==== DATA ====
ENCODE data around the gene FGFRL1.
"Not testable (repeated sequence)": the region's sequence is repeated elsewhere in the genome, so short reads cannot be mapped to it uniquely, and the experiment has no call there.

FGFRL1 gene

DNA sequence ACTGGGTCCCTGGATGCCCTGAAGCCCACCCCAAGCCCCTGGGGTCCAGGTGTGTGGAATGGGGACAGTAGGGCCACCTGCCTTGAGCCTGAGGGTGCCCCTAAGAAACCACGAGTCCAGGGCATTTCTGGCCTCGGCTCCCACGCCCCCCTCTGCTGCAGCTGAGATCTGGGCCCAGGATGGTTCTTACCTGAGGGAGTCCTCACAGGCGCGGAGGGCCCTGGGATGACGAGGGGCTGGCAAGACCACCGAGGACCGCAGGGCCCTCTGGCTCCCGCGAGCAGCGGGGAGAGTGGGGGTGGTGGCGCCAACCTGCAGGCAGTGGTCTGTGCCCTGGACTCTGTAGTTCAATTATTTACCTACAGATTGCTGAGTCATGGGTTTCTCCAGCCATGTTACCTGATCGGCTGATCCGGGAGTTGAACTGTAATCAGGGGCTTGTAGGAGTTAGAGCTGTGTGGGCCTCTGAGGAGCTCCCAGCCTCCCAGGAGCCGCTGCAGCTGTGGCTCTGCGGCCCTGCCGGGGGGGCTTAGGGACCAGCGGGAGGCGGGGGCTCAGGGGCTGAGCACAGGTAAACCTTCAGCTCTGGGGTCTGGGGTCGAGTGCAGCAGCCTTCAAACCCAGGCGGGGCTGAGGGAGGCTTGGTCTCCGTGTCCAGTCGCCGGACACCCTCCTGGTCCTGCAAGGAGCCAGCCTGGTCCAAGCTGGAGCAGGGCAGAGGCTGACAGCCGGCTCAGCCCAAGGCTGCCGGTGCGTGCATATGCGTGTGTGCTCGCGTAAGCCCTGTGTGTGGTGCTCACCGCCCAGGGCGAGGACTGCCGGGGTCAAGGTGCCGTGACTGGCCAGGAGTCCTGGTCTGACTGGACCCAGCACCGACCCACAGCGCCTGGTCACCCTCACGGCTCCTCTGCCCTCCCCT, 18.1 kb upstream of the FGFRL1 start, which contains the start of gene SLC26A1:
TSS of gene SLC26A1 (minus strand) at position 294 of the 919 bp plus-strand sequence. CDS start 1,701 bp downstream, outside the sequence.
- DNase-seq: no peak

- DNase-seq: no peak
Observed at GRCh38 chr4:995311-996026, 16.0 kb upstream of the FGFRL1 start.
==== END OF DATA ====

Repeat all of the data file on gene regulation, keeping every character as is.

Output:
ENCODE data around the gene FGFRL1.
"Not testable (repeated sequence)": the region's sequence is repeated elsewhere in the genome, so short reads cannot be mapped to it uniquely, and the experiment has no call there.

FGFRL1 gene

DNA sequence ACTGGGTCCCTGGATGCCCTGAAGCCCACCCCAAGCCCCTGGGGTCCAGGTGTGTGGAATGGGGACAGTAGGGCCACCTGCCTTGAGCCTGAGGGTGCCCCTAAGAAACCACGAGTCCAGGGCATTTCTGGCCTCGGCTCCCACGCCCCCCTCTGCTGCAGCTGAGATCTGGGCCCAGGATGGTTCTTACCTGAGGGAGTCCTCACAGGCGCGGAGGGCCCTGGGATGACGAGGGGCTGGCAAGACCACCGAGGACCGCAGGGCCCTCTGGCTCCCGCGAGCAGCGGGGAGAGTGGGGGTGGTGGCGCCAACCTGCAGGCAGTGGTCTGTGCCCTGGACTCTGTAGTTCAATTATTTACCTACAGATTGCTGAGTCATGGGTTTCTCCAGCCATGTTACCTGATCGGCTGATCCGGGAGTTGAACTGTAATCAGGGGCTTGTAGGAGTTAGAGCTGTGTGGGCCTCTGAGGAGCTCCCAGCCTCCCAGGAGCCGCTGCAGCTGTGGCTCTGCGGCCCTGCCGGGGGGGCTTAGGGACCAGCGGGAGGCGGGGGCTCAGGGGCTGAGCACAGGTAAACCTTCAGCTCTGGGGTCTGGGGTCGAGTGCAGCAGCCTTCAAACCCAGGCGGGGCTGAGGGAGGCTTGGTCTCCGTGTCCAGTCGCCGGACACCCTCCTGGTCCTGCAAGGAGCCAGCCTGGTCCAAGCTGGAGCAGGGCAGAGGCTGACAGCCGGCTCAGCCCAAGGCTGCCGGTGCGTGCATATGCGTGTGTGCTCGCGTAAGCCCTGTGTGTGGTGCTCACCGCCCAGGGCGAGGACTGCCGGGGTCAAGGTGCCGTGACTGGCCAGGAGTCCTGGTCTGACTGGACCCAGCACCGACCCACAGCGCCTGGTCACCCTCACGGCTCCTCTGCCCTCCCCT, 18.1 kb upstream of the FGFRL1 start, which contains the start of gene SLC26A1:
TSS of gene SLC26A1 (minus strand) at position 294 of the 919 bp plus-strand sequence. CDS start 1,701 bp downstream, outside the sequence.
- DNase-seq: no peak

- DNase-seq: no peak
Observed at GRCh38 chr4:995311-996026, 16.0 kb upstream of the FGFRL1 start.